Official figures are expected to show inflation in the 19-country eurozone rose again in February — a development that would further galvanize critics of the European Central Bank’s stimulus efforts.
The inflation number to be announced Thursday could reach 1.9 percent thanks to rising oil prices, according to a survey of analyst estimates compiled by financial data provider FactSet. That would be up from 1.8 percent in January.
Germany, the biggest of the eurozone economies, has already announced that its inflation rate rose to 2.2 percent from 1.9 percent.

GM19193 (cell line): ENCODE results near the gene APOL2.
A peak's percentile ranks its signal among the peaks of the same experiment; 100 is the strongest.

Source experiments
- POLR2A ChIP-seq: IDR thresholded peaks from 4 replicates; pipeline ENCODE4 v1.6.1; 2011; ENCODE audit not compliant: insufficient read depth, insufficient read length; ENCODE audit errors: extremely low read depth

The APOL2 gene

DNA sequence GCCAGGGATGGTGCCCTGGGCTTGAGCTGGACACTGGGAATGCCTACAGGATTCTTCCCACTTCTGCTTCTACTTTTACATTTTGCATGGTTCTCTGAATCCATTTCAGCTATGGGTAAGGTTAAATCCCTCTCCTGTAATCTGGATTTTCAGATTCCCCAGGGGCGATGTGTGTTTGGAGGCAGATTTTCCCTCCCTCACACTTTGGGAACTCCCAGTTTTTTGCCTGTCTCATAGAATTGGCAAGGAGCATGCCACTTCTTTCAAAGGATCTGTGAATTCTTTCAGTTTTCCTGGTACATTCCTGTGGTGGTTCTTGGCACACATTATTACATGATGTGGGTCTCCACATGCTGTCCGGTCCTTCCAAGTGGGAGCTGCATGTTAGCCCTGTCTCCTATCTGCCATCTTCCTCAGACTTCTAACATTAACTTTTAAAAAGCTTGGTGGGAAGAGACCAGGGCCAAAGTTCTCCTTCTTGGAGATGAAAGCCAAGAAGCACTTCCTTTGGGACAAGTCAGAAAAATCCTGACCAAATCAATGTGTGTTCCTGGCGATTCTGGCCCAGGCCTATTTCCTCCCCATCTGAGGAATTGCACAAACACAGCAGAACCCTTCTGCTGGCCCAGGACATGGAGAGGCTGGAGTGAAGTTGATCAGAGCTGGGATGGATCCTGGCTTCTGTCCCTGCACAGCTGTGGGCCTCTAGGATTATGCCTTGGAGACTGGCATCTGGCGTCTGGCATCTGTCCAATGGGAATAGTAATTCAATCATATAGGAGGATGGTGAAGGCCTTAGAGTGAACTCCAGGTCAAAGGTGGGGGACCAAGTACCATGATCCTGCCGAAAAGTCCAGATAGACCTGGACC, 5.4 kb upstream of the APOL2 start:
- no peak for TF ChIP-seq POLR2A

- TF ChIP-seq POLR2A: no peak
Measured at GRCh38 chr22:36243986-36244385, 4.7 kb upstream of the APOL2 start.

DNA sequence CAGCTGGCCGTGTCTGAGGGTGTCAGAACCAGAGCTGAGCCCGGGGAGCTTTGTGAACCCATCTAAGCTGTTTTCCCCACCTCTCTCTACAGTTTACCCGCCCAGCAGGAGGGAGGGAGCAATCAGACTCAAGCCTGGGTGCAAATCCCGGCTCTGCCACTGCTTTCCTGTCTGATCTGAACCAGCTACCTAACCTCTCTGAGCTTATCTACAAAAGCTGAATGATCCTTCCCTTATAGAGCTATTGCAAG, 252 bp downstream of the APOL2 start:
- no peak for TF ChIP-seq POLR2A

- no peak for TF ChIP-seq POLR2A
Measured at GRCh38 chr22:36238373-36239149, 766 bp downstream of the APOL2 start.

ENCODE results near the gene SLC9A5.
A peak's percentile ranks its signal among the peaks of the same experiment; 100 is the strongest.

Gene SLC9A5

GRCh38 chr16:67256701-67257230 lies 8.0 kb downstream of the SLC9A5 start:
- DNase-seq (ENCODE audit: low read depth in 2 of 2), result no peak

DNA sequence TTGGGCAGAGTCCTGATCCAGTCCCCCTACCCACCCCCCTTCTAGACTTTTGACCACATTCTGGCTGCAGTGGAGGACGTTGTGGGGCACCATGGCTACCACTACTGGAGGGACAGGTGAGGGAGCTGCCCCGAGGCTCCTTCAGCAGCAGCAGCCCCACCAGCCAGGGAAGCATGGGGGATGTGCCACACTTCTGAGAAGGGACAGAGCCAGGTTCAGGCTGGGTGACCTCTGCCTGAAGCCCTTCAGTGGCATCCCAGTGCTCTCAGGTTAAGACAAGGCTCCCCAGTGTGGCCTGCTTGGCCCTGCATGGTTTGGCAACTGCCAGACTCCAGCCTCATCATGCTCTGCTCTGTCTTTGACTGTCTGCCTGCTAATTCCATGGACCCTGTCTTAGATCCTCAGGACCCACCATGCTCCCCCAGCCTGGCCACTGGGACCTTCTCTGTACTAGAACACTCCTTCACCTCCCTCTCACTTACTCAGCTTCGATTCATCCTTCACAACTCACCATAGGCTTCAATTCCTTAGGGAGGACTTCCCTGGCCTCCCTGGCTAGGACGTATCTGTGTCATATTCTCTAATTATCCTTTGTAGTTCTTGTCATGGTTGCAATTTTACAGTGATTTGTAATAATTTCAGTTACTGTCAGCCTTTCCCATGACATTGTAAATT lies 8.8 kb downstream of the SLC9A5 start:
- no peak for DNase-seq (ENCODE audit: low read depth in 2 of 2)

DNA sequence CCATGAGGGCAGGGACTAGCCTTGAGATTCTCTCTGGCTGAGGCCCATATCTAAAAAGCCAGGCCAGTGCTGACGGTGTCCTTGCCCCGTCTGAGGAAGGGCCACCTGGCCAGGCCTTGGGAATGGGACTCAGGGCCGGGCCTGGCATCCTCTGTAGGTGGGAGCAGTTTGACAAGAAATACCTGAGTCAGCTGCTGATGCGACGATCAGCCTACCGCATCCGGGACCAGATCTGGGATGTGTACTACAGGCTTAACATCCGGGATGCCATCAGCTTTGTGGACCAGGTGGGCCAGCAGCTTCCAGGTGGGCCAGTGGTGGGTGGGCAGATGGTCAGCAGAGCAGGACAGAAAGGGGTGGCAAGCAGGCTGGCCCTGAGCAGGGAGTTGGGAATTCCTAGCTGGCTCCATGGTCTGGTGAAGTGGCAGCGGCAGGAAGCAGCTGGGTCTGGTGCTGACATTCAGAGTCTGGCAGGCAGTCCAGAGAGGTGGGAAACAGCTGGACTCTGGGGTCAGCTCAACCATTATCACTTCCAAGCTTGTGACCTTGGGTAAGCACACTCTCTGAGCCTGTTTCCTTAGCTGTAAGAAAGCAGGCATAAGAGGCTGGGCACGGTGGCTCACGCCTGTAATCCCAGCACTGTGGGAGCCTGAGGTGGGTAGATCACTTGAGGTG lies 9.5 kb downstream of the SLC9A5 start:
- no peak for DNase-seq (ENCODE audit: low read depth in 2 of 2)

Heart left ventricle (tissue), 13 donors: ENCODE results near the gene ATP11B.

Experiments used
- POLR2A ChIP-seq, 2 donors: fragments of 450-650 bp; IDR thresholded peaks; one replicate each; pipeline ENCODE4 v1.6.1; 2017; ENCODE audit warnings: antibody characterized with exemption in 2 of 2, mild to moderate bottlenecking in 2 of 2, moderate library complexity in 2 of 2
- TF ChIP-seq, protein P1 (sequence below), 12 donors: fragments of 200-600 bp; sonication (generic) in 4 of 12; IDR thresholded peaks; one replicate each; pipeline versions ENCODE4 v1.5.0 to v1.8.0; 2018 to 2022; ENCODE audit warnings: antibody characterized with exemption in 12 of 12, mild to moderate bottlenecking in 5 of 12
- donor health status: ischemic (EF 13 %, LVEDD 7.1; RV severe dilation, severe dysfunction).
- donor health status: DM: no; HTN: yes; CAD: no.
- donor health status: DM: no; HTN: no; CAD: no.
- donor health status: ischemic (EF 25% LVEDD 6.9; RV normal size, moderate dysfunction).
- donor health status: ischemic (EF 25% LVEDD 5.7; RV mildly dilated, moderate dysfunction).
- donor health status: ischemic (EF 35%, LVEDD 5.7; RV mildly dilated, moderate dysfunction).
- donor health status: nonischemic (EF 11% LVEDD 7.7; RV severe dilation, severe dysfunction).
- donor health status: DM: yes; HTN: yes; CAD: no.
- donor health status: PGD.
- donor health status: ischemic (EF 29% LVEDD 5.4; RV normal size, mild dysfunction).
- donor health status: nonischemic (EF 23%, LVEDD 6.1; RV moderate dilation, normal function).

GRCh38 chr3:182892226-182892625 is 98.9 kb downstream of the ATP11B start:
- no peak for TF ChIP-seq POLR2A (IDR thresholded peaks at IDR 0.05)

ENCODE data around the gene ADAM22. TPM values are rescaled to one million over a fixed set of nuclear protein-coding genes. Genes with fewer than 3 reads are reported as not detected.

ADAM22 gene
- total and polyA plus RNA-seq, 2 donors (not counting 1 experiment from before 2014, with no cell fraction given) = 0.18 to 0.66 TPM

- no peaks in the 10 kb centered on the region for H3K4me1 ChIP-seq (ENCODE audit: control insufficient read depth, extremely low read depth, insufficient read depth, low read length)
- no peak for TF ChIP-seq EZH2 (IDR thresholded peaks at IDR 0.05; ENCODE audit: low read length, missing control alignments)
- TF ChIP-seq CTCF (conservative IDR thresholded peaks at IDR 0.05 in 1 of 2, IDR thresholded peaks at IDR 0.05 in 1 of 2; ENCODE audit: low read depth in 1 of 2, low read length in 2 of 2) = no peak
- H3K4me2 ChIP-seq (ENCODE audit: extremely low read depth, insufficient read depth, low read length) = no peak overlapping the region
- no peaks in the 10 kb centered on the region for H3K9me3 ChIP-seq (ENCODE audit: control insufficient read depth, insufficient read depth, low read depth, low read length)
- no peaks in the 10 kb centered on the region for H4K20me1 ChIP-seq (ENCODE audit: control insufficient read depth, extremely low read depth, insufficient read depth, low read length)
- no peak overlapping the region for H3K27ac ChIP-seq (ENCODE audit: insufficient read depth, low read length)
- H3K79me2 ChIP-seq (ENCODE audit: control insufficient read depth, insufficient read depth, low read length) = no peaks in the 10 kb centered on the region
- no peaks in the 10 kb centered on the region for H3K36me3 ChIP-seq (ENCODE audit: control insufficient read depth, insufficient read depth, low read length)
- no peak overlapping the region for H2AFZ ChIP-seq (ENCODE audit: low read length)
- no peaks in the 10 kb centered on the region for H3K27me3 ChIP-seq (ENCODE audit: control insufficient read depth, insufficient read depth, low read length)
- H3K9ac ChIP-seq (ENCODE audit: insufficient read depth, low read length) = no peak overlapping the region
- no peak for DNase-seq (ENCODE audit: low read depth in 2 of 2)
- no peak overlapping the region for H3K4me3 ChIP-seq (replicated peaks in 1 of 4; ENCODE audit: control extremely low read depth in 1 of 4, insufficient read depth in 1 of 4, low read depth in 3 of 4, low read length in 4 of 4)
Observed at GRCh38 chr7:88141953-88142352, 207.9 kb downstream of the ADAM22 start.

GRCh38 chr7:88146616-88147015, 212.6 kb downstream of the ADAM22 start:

Rising inflation combined with low interest rates engineered by the central bank increase the pain felt by savers who are still getting near-zero returns on savings kept in conservative holdings such as bank deposits. And it has encouraged stimulus skeptics who think the ECB is close enough to its goal of bringing inflation sustainably to just below 2 percent that it can start thinking about when to signal a gradual exit from stimulus efforts slated to run through the end of this year.
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